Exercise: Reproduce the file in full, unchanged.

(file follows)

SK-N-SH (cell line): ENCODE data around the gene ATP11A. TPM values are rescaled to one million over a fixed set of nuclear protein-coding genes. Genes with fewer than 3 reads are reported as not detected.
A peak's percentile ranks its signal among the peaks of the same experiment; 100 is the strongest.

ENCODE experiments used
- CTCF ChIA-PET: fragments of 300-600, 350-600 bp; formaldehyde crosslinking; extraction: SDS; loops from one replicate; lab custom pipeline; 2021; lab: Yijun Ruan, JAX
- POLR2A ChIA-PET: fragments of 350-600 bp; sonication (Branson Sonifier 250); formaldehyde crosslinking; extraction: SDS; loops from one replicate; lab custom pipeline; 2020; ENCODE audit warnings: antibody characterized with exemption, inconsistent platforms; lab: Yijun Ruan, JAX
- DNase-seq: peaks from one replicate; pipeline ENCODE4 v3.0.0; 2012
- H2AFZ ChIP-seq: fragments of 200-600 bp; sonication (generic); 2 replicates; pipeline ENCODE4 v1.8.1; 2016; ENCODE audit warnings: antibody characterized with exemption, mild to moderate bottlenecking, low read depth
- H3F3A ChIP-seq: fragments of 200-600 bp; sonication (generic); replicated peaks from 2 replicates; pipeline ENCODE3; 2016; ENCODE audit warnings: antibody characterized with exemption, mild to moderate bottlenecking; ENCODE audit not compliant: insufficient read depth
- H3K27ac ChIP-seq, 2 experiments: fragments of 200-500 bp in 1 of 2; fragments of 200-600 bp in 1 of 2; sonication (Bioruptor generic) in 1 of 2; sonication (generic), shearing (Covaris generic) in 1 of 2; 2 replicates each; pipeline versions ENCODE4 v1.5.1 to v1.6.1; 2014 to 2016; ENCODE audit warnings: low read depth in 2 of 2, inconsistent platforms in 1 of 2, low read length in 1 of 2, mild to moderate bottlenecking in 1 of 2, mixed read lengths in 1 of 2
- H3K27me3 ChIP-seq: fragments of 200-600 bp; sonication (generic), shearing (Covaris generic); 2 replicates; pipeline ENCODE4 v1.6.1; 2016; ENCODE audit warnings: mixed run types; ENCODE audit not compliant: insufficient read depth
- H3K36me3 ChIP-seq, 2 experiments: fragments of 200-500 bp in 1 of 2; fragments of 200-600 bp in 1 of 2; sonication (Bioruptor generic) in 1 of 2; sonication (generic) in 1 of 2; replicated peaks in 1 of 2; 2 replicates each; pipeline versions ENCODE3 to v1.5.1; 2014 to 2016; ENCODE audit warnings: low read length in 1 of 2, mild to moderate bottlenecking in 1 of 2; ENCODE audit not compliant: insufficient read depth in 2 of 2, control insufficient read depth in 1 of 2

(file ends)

SK-N-SH (cell line): ENCODE data around the gene ATP11A. TPM values are rescaled to one million over a fixed set of nuclear protein-coding genes. Genes with fewer than 3 reads are reported as not detected.
A peak's percentile ranks its signal among the peaks of the same experiment; 100 is the strongest.

ENCODE experiments used
- CTCF ChIA-PET: fragments of 300-600, 350-600 bp; formaldehyde crosslinking; extraction: SDS; loops from one replicate; lab custom pipeline; 2021; lab: Yijun Ruan, JAX
- POLR2A ChIA-PET: fragments of 350-600 bp; sonication (Branson Sonifier 250); formaldehyde crosslinking; extraction: SDS; loops from one replicate; lab custom pipeline; 2020; ENCODE audit warnings: antibody characterized with exemption, inconsistent platforms; lab: Yijun Ruan, JAX
- DNase-seq: peaks from one replicate; pipeline ENCODE4 v3.0.0; 2012
- H2AFZ ChIP-seq: fragments of 200-600 bp; sonication (generic); 2 replicates; pipeline ENCODE4 v1.8.1; 2016; ENCODE audit warnings: antibody characterized with exemption, mild to moderate bottlenecking, low read depth
- H3F3A ChIP-seq: fragments of 200-600 bp; sonication (generic); replicated peaks from 2 replicates; pipeline ENCODE3; 2016; ENCODE audit warnings: antibody characterized with exemption, mild to moderate bottlenecking; ENCODE audit not compliant: insufficient read depth
- H3K27ac ChIP-seq, 2 experiments: fragments of 200-500 bp in 1 of 2; fragments of 200-600 bp in 1 of 2; sonication (Bioruptor generic) in 1 of 2; sonication (generic), shearing (Covaris generic) in 1 of 2; 2 replicates each; pipeline versions ENCODE4 v1.5.1 to v1.6.1; 2014 to 2016; ENCODE audit warnings: low read depth in 2 of 2, inconsistent platforms in 1 of 2, low read length in 1 of 2, mild to moderate bottlenecking in 1 of 2, mixed read lengths in 1 of 2
- H3K27me3 ChIP-seq: fragments of 200-600 bp; sonication (generic), shearing (Covaris generic); 2 replicates; pipeline ENCODE4 v1.6.1; 2016; ENCODE audit warnings: mixed run types; ENCODE audit not compliant: insufficient read depth
- H3K36me3 ChIP-seq, 2 experiments: fragments of 200-500 bp in 1 of 2; fragments of 200-600 bp in 1 of 2; sonication (Bioruptor generic) in 1 of 2; sonication (generic) in 1 of 2; replicated peaks in 1 of 2; 2 replicates each; pipeline versions ENCODE3 to v1.5.1; 2014 to 2016; ENCODE audit warnings: low read length in 1 of 2, mild to moderate bottlenecking in 1 of 2; ENCODE audit not compliant: insufficient read depth in 2 of 2, control insufficient read depth in 1 of 2